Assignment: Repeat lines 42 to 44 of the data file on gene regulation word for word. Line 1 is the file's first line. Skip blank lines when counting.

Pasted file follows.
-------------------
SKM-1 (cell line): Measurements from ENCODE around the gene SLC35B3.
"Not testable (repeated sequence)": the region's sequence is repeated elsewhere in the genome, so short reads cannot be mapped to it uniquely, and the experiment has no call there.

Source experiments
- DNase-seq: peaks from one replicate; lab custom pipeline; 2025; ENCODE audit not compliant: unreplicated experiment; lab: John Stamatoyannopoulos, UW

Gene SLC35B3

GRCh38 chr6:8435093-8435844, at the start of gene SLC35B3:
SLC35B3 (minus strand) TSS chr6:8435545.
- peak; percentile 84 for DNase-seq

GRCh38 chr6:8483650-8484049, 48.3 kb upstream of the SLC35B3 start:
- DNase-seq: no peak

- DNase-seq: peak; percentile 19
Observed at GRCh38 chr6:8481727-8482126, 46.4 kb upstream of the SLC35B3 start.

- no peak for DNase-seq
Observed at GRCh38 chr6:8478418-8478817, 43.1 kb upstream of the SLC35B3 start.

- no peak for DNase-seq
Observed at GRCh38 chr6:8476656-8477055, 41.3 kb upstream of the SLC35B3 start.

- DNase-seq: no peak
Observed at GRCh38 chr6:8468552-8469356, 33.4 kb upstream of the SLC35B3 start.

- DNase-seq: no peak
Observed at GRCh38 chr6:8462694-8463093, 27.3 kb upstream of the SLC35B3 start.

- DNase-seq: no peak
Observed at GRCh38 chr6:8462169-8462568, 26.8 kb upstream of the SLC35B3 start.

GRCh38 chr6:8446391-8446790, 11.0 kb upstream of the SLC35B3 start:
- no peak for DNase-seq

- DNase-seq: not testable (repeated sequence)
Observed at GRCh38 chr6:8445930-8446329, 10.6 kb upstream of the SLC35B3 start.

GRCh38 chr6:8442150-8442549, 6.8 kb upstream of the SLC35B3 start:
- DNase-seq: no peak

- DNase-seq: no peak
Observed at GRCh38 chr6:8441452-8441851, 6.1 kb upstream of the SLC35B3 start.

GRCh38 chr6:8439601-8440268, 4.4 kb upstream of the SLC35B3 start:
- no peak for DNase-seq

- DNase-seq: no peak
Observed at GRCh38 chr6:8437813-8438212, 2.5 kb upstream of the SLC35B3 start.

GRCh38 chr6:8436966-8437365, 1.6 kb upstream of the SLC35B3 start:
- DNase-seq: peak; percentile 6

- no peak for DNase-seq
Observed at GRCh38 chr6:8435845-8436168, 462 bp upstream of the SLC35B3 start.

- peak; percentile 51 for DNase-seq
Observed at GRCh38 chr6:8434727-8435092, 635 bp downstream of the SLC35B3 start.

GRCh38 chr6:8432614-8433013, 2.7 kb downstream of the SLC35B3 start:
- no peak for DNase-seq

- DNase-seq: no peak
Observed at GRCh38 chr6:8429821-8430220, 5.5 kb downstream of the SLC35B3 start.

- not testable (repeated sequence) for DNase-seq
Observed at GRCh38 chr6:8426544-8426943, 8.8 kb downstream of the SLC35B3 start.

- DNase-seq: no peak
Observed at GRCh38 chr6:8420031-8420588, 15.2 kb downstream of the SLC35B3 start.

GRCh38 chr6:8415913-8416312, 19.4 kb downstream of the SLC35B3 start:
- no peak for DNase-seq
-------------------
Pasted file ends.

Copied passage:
- no peak for DNase-seq

- DNase-seq: no peak
Observed at GRCh38 chr6:8429821-8430220, 5.5 kb downstream of the SLC35B3 start.